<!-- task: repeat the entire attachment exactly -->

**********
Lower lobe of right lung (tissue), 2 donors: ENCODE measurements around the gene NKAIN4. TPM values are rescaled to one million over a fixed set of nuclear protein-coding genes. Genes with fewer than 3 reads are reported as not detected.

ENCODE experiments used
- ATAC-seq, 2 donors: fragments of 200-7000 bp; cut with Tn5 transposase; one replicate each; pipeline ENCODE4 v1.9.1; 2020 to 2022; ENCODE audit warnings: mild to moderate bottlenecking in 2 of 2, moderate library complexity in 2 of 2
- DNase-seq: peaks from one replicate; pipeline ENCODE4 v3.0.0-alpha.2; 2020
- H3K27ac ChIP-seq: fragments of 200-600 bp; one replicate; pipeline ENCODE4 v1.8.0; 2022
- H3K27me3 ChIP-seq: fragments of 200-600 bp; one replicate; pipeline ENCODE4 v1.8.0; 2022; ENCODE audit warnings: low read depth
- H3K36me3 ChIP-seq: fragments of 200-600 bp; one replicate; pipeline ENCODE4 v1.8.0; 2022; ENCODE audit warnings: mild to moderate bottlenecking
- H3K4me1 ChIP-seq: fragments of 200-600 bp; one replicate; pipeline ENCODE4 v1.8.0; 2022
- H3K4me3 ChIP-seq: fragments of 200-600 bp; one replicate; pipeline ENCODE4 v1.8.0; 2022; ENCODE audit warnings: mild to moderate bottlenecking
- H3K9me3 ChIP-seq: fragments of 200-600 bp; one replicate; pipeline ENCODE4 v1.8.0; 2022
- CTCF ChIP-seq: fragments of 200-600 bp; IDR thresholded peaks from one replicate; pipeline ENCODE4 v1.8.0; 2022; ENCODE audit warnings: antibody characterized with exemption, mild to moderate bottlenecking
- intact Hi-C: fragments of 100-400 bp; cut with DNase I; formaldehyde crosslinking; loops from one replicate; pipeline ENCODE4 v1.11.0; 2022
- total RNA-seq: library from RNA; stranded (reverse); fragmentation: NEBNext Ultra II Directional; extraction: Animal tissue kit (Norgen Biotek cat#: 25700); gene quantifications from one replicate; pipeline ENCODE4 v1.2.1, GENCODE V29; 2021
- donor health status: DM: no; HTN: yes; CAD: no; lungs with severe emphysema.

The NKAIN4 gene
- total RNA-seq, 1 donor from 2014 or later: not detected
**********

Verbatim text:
Lower lobe of right lung (tissue), 2 donors: ENCODE measurements around the gene NKAIN4. TPM values are rescaled to one million over a fixed set of nuclear protein-coding genes. Genes with fewer than 3 reads are reported as not detected.

ENCODE experiments used
- ATAC-seq, 2 donors: fragments of 200-7000 bp; cut with Tn5 transposase; one replicate each; pipeline ENCODE4 v1.9.1; 2020 to 2022; ENCODE audit warnings: mild to moderate bottlenecking in 2 of 2, moderate library complexity in 2 of 2
- DNase-seq: peaks from one replicate; pipeline ENCODE4 v3.0.0-alpha.2; 2020
- H3K27ac ChIP-seq: fragments of 200-600 bp; one replicate; pipeline ENCODE4 v1.8.0; 2022
- H3K27me3 ChIP-seq: fragments of 200-600 bp; one replicate; pipeline ENCODE4 v1.8.0; 2022; ENCODE audit warnings: low read depth
- H3K36me3 ChIP-seq: fragments of 200-600 bp; one replicate; pipeline ENCODE4 v1.8.0; 2022; ENCODE audit warnings: mild to moderate bottlenecking
- H3K4me1 ChIP-seq: fragments of 200-600 bp; one replicate; pipeline ENCODE4 v1.8.0; 2022
- H3K4me3 ChIP-seq: fragments of 200-600 bp; one replicate; pipeline ENCODE4 v1.8.0; 2022; ENCODE audit warnings: mild to moderate bottlenecking
- H3K9me3 ChIP-seq: fragments of 200-600 bp; one replicate; pipeline ENCODE4 v1.8.0; 2022
- CTCF ChIP-seq: fragments of 200-600 bp; IDR thresholded peaks from one replicate; pipeline ENCODE4 v1.8.0; 2022; ENCODE audit warnings: antibody characterized with exemption, mild to moderate bottlenecking
- intact Hi-C: fragments of 100-400 bp; cut with DNase I; formaldehyde crosslinking; loops from one replicate; pipeline ENCODE4 v1.11.0; 2022
- total RNA-seq: library from RNA; stranded (reverse); fragmentation: NEBNext Ultra II Directional; extraction: Animal tissue kit (Norgen Biotek cat#: 25700); gene quantifications from one replicate; pipeline ENCODE4 v1.2.1, GENCODE V29; 2021
- donor health status: DM: no; HTN: yes; CAD: no; lungs with severe emphysema.

The NKAIN4 gene
- total RNA-seq, 1 donor from 2014 or later: not detected